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ORIGINAL ARTICLE
Year : 2018  |  Volume : 35  |  Issue : 3  |  Page : 266-270

Contributions of uterine fibroids to infertility at Ile-Ife, South-Western Nigeria


1 Department of Obstetrics, Gynaecology and Perinatology, Obafemi Awolowo University; Department of Obstetrics and Gynaecology, Obafemi Awolowo University Teaching Hospital Complex, Ile-Ife, Osun State, Nigeria
2 Department of Obstetrics and Gynaecology, Obafemi Awolowo University Teaching Hospital Complex, Ile-Ife, Osun State, Nigeria

Correspondence Address:
Prof. Olusola B Fasubaa
Department of Obstetrics, Gynaecology and Perinatology, Obafemi Awolowo University/Obafemi Awolowo Teaching Hospitals Complex, Ile-Ife, Osun State
Nigeria
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Source of Support: None, Conflict of Interest: None


DOI: 10.4103/TJOG.TJOG_71_18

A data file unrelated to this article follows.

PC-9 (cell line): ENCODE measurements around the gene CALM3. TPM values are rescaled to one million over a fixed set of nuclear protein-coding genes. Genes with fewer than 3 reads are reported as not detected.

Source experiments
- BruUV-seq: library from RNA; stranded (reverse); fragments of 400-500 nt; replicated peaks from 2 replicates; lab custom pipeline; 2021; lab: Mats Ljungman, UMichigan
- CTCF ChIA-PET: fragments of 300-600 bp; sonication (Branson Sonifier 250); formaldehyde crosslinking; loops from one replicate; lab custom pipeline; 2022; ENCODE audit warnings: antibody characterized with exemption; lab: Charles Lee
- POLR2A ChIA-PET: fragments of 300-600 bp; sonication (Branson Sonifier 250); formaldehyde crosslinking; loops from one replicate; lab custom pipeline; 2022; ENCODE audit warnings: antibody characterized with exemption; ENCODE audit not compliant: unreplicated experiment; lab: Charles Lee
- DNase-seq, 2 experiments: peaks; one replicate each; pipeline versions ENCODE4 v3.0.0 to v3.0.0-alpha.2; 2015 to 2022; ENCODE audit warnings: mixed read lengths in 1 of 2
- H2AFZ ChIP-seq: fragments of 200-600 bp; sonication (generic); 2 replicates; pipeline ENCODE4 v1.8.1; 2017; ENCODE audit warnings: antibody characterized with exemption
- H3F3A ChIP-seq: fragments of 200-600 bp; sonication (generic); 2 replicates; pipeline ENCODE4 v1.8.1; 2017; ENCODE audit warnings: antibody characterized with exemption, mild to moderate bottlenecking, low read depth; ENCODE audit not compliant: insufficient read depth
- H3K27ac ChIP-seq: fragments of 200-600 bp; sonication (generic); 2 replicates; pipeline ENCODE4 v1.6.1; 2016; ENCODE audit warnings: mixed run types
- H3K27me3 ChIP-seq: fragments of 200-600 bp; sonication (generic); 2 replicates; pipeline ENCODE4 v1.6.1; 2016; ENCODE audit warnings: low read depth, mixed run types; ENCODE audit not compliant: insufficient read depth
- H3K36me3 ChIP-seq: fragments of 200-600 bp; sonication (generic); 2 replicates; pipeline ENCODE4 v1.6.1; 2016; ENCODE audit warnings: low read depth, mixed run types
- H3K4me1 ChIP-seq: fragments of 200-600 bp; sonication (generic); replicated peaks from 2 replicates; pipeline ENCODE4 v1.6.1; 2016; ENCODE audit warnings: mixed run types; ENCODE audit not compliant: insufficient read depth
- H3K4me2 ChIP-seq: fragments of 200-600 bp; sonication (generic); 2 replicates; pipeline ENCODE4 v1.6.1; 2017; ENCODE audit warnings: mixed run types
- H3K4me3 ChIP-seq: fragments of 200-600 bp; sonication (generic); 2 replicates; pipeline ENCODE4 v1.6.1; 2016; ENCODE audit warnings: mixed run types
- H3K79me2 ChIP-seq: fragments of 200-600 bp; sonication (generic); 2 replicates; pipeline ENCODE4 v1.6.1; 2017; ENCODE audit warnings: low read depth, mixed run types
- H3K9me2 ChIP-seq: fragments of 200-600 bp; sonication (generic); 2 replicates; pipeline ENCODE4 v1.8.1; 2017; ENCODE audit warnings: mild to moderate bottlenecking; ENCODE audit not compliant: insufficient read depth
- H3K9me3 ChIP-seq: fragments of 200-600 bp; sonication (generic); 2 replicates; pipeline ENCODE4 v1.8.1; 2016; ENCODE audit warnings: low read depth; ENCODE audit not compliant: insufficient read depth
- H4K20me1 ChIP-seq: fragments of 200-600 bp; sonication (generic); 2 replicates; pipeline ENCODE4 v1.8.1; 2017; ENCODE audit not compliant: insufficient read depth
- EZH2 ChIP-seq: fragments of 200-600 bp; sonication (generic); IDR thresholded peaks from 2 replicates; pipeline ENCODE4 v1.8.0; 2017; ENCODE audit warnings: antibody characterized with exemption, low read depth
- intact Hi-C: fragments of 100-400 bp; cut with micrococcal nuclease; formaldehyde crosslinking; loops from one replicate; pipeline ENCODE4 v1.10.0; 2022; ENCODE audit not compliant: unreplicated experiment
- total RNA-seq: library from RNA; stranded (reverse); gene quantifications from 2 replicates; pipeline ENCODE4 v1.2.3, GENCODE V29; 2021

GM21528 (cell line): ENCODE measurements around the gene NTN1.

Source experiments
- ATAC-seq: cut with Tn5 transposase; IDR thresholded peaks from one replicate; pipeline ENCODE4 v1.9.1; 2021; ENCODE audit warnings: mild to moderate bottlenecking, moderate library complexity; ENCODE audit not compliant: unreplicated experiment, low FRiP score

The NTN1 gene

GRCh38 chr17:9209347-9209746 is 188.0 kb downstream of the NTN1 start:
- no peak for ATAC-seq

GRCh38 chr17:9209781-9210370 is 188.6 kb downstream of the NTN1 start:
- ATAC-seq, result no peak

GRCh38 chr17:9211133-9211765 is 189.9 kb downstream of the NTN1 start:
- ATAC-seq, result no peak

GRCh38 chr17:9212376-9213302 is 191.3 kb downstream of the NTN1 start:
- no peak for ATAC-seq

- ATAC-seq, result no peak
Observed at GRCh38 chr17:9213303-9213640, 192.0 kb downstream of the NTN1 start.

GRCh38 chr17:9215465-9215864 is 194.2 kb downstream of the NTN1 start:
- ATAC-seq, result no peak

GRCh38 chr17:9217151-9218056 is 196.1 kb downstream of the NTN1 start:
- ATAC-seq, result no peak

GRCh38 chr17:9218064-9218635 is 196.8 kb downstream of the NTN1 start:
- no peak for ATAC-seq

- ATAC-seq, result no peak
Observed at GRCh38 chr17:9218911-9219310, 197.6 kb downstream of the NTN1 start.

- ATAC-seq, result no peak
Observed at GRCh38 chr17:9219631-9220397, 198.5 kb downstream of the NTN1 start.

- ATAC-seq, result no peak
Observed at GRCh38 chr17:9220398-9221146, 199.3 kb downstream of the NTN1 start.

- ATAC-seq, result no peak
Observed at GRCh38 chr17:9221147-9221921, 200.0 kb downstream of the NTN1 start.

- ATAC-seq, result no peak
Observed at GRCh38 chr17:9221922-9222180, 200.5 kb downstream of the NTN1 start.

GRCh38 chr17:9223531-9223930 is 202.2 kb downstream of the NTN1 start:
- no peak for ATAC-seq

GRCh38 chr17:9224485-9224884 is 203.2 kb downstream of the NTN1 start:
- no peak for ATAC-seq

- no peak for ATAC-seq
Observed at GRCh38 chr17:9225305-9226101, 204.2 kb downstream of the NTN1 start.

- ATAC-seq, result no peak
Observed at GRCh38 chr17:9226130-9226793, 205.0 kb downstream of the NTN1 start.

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Background: Uterine fibroid is the most common tumor of the female genital tract. The benign tumors often grow into large sizes and assume unsightly shapes with concomitant symptoms and signs. Being a predominantly reproductive age disease, concurrent infertility and symptomatic uterine fibroids pose management challenges. Individualization of the patient is thus essential to the success of the reproductive outcome. Objectives: This study determined the prevalence, trend, management modalities, pregnancy outcome, and exposition of factors affecting pregnancy outcome among patients presenting with uterine fibroids and infertility at the Obafemi Awolowo University Teaching Hospitals Complex (OAUTHC). Materials and Methods: This is a retrospective study of case records of 106 women managed for uterine fibroids and infertility over a 5-year period (January 1, 2012, to December 31, 2016) at the OAUTHC. The outcome measure is the pregnancy rate among those who had a myomectomy. Results: About a quarter of women with infertility had symptomatic uterine fibroids and this represents about 35%–40% of the overall number of women presenting as uterine fibroid within the study. About 84.9% had uterine size >12 weeks at presentation. Two-third of the patients had open myomectomy alone with 43.9% achieving conception thereafter. Conception rate for myomectomy with tuboplasty was 31.3% whereas myomectomy with subsequent in vitro fertilization (IVF) was 50%. Pregnancy rate decreased with increasing size of the uterus before myomectomy. Conclusion: Symptomatic fibroid was significantly prevalent among women with infertility. Myomectomy improves fertility potential and success rate of IVF. Uterine fibroid has both direct and indirect effect on infertility and pregnancy rate in this group of the patient can be improved through routine screening for uterine fibroids and early removal of the fibroids before they grow into giants size.


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